The High Throughput Experimentation (HTE) project of the Joint Center for Artificial Photosynthesis (JCAP, http://solarfuelshub.org/) performs accelerated discovery of new earth-abundant photoabsorbers and electrocatalysts. Through collaboration within the DOE solar fuels hub and with the broader research community, the new materials will be utilized in devices that efficiently convert solar energy, water and carbon dioxide into transportation fuels. JCAP-HTE builds high-throughput pipelines for the synthesis, screening and characterization of photoelectrochemical materials. In addition to a summary of these pipelines, we will describe several new screening instruments for high throughput (photo-)electrochemical measurements. These instruments are not only optimized for screening against solar fuels requirements, but also provide new tools for the broader combinatorial materials science community. We will also describe the high throughput discovery, follow-on verification, and device implementation of a new quaternary metal oxide catalyst. This rapid technology development from discovery to device implementation is a hallmark of the multi-faceted JCAP research effort.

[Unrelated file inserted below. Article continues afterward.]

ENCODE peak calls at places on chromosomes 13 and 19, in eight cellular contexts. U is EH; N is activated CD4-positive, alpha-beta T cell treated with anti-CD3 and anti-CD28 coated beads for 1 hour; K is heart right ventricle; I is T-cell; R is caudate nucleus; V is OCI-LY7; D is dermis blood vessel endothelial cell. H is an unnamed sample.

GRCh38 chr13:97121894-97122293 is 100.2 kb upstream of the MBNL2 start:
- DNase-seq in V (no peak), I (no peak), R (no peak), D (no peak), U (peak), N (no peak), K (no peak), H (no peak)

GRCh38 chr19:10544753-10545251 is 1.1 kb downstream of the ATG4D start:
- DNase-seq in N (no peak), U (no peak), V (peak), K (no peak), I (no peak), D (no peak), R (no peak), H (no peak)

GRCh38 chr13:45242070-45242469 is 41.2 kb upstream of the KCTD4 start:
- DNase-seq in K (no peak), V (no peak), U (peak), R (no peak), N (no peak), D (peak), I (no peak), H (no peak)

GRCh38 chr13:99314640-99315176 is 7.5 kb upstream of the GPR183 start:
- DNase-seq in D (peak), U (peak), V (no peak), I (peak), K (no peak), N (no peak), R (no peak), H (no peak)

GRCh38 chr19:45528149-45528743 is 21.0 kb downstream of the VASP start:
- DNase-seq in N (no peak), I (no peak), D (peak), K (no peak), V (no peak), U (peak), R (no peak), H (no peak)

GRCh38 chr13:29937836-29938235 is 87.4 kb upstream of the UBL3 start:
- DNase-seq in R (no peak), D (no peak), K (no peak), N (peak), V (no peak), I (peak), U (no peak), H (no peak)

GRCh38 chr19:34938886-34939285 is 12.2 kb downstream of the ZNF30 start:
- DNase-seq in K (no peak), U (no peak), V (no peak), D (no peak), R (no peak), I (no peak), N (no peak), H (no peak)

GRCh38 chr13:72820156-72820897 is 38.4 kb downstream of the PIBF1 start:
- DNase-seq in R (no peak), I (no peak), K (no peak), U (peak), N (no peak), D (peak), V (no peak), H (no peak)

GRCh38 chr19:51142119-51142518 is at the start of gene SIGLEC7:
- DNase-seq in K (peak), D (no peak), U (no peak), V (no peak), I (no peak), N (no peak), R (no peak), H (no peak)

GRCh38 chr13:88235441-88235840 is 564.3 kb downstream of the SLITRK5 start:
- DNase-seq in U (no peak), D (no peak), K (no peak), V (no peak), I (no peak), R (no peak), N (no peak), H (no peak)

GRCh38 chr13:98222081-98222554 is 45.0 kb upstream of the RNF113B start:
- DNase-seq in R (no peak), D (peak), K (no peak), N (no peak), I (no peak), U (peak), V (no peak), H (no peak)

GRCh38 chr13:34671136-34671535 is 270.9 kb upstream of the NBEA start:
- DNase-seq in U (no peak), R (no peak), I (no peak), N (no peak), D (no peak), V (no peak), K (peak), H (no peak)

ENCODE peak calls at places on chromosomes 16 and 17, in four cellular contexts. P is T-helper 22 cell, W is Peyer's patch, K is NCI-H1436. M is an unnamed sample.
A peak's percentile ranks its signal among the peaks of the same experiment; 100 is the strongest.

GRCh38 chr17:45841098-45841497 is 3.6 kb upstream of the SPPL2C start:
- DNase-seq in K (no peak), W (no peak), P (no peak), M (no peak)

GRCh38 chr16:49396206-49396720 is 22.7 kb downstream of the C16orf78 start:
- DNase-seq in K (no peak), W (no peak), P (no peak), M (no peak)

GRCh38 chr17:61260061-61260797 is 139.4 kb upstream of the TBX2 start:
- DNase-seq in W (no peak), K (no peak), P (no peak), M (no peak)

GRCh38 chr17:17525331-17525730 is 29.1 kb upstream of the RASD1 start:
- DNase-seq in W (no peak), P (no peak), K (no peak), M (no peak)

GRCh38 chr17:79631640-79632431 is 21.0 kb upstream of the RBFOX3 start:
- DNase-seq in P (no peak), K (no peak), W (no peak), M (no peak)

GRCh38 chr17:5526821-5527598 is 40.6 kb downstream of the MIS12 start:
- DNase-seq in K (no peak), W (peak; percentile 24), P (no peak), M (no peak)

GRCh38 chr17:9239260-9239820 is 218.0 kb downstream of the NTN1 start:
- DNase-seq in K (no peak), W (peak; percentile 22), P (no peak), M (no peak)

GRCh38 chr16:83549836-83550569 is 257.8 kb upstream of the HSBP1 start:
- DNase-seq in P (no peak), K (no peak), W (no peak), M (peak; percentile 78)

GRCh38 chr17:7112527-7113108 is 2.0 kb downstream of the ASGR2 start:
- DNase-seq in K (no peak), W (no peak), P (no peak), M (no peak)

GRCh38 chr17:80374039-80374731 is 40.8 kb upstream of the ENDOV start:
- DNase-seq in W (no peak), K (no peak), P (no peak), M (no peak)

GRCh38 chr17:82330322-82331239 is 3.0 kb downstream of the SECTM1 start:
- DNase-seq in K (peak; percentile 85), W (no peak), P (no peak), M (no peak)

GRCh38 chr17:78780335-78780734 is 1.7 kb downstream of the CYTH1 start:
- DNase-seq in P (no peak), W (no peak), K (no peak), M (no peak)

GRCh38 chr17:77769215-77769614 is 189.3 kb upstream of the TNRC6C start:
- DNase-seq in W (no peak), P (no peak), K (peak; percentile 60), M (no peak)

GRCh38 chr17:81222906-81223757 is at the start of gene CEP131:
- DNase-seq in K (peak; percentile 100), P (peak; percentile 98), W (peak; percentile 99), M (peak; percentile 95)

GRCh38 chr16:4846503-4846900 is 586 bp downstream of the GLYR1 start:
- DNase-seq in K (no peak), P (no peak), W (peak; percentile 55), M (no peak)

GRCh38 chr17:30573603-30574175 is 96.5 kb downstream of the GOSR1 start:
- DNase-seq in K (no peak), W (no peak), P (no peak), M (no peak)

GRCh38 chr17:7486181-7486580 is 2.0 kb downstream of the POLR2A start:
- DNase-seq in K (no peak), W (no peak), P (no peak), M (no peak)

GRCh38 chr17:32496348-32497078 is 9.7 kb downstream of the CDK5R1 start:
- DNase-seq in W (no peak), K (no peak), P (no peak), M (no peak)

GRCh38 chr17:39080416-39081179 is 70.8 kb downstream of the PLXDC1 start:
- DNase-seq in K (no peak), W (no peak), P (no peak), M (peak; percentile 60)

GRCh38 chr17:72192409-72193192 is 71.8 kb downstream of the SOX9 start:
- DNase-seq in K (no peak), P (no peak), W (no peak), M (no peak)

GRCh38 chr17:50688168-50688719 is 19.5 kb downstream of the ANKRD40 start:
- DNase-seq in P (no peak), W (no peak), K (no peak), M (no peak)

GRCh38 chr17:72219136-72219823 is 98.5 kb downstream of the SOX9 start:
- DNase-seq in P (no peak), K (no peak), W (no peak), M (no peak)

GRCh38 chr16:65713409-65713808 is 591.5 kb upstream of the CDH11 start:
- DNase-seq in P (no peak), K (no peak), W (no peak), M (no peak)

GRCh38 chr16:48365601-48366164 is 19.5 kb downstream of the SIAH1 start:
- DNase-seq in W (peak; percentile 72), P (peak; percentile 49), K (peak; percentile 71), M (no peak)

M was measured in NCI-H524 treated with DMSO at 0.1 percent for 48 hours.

Studies conducted in Europe and the USA have shown that co-morbidity between major depressive disorder (MDD) and anxiety disorders is associated with various MDD-related features, including clinical symptoms, degree of familial aggregation and socio-economic status. However, few studies have investigated whether these patterns of association vary across different co-morbid anxiety disorders. Here, using a large cohort of Chinese women with recurrent MDD, we examine the prevalence and associated clinical features of co-morbid anxiety disorders.